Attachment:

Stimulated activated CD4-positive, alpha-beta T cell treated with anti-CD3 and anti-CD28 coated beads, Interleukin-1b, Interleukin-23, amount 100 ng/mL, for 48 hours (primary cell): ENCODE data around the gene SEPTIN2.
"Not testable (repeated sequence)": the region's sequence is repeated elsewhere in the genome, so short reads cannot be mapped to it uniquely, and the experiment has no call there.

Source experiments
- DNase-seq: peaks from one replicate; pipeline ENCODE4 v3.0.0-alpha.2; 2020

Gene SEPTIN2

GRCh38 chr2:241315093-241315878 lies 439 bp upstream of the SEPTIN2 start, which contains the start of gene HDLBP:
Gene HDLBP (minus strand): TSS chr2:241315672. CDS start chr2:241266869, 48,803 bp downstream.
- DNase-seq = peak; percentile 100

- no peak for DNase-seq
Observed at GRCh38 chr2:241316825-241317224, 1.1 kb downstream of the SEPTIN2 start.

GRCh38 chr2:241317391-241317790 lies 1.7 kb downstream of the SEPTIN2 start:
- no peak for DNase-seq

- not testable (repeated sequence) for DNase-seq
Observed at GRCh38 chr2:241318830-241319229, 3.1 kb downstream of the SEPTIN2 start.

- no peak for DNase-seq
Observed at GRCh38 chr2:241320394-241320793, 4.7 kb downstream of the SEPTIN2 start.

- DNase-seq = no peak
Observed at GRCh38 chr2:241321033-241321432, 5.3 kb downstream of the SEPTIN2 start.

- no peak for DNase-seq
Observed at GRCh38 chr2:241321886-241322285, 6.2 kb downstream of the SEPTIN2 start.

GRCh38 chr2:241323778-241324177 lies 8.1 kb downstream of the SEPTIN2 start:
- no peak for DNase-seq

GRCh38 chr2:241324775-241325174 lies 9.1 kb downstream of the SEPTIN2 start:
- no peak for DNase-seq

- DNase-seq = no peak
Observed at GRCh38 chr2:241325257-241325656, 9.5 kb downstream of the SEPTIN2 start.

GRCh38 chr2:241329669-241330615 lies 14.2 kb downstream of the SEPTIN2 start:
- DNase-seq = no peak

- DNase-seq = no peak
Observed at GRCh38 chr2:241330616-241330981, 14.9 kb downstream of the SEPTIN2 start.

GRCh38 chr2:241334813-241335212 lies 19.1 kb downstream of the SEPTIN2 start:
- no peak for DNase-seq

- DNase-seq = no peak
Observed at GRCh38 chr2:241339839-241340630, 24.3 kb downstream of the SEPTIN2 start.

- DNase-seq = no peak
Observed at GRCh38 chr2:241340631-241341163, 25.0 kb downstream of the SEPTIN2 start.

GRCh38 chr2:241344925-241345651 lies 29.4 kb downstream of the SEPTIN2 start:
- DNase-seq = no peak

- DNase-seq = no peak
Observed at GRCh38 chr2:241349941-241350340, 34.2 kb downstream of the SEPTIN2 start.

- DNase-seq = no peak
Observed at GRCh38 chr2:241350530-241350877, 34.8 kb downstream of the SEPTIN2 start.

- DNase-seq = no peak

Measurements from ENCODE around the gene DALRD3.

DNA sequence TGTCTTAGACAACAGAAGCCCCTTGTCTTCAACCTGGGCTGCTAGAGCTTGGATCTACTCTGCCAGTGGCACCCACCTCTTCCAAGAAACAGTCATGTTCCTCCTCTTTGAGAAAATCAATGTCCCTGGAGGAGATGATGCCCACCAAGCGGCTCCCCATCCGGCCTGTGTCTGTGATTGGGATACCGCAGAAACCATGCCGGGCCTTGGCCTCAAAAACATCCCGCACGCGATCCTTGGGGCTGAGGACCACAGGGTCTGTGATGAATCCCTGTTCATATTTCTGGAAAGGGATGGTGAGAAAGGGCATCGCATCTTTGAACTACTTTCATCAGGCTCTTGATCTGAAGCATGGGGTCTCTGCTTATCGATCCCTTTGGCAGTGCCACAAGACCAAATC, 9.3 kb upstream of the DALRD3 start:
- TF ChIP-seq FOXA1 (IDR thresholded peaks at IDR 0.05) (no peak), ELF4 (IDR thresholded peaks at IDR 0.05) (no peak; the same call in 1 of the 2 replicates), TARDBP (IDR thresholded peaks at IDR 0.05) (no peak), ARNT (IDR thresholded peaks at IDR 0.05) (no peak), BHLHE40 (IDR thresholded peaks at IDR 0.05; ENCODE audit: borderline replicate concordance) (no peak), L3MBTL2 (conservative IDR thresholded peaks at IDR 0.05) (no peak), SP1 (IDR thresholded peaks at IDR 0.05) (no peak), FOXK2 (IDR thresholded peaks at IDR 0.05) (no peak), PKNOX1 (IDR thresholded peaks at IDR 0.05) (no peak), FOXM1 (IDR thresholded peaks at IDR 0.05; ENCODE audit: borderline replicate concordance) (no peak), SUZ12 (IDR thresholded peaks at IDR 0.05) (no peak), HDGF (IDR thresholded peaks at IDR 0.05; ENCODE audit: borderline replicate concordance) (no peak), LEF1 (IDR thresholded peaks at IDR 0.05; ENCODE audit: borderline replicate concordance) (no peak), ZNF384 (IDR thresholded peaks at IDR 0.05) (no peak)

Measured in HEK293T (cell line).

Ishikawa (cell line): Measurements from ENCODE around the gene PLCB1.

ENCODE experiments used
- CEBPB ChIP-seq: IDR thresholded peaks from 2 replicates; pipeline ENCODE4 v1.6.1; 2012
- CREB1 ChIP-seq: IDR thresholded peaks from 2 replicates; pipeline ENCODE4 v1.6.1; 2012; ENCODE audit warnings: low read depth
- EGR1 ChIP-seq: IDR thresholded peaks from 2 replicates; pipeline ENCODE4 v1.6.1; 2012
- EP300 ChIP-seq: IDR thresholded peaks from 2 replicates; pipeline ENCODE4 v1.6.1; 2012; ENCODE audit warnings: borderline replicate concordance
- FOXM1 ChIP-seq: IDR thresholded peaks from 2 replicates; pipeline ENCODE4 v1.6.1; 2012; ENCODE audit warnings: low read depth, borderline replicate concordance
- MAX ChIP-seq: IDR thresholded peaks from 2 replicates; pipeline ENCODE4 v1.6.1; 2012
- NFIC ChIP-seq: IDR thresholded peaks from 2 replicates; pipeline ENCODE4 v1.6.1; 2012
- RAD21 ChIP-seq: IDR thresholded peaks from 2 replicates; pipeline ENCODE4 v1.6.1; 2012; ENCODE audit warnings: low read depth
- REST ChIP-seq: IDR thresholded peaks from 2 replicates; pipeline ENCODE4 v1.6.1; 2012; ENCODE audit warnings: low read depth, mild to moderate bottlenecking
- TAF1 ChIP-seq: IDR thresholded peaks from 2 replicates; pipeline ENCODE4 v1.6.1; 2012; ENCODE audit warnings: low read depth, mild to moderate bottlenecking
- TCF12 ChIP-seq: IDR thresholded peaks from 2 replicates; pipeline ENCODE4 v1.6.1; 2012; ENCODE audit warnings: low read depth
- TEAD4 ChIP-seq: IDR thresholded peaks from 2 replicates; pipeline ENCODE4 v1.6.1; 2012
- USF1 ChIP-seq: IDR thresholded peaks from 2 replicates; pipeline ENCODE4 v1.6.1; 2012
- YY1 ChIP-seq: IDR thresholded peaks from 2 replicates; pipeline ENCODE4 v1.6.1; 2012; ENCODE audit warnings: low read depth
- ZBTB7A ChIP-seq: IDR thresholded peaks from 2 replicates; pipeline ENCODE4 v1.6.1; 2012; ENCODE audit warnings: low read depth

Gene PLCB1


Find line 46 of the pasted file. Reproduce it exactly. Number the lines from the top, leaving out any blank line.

- TF ChIP-seq FOXA1 (IDR thresholded peaks at IDR 0.05) (no peak), ELF4 (IDR thresholded peaks at IDR 0.05) (no peak; the same call in 1 of the 2 replicates), TARDBP (IDR thresholded peaks at IDR 0.05) (no peak), ARNT (IDR thresholded peaks at IDR 0.05) (no peak), BHLHE40 (IDR thresholded peaks at IDR 0.05; ENCODE audit: borderline replicate concordance) (no peak), L3MBTL2 (conservative IDR thresholded peaks at IDR 0.05) (no peak), SP1 (IDR thresholded peaks at IDR 0.05) (no peak), FOXK2 (IDR thresholded peaks at IDR 0.05) (no peak), PKNOX1 (IDR thresholded peaks at IDR 0.05) (no peak), FOXM1 (IDR thresholded peaks at IDR 0.05; ENCODE audit: borderline replicate concordance) (no peak), SUZ12 (IDR thresholded peaks at IDR 0.05) (no peak), HDGF (IDR thresholded peaks at IDR 0.05; ENCODE audit: borderline replicate concordance) (no peak), LEF1 (IDR thresholded peaks at IDR 0.05; ENCODE audit: borderline replicate concordance) (no peak), ZNF384 (IDR thresholded peaks at IDR 0.05) (no peak)